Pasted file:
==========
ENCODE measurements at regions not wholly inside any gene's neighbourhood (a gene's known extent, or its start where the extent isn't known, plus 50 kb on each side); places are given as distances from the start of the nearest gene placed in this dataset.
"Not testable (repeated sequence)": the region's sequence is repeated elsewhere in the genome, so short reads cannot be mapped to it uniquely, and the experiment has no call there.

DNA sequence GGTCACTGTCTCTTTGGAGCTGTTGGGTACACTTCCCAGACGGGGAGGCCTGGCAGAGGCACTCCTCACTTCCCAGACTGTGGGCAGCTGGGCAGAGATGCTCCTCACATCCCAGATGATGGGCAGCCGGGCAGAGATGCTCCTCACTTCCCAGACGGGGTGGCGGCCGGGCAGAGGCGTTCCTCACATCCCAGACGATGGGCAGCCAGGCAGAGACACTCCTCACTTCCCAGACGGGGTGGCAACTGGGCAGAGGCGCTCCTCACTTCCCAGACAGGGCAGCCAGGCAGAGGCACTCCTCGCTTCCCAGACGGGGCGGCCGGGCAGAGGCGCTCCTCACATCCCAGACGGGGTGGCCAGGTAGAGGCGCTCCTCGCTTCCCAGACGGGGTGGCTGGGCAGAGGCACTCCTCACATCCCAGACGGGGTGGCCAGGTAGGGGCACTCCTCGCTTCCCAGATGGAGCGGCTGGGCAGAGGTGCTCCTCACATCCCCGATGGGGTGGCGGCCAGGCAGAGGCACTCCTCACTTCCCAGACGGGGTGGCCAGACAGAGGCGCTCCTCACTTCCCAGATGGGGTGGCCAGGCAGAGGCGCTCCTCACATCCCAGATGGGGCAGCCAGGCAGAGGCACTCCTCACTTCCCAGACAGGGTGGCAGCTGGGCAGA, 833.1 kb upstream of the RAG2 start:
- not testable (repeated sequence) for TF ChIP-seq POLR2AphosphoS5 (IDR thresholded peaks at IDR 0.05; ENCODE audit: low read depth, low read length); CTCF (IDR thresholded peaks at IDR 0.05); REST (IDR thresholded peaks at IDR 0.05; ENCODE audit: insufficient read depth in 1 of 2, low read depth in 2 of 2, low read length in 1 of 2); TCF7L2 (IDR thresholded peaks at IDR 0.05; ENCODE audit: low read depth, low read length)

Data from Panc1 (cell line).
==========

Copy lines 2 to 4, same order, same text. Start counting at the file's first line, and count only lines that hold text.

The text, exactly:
"Not testable (repeated sequence)": the region's sequence is repeated elsewhere in the genome, so short reads cannot be mapped to it uniquely, and the experiment has no call there.

DNA sequence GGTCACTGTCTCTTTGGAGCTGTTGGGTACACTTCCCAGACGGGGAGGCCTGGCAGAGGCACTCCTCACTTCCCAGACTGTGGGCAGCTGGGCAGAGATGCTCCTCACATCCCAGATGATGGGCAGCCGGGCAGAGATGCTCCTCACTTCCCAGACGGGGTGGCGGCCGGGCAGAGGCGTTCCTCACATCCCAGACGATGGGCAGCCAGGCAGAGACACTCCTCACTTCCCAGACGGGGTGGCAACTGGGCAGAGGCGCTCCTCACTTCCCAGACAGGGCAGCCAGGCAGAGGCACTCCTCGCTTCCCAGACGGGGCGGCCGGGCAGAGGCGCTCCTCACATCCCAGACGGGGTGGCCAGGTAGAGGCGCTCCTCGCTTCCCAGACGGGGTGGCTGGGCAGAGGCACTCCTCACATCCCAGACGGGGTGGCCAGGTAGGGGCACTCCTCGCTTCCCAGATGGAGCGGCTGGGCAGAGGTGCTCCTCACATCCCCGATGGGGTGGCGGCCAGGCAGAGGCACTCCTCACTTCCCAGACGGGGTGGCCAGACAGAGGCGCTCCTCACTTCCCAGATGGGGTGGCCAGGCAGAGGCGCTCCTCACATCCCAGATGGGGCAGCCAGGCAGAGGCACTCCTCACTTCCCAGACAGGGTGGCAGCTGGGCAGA, 833.1 kb upstream of the RAG2 start:
- not testable (repeated sequence) for TF ChIP-seq POLR2AphosphoS5 (IDR thresholded peaks at IDR 0.05; ENCODE audit: low read depth, low read length); CTCF (IDR thresholded peaks at IDR 0.05); REST (IDR thresholded peaks at IDR 0.05; ENCODE audit: insufficient read depth in 1 of 2, low read depth in 2 of 2, low read length in 1 of 2); TCF7L2 (IDR thresholded peaks at IDR 0.05; ENCODE audit: low read depth, low read length)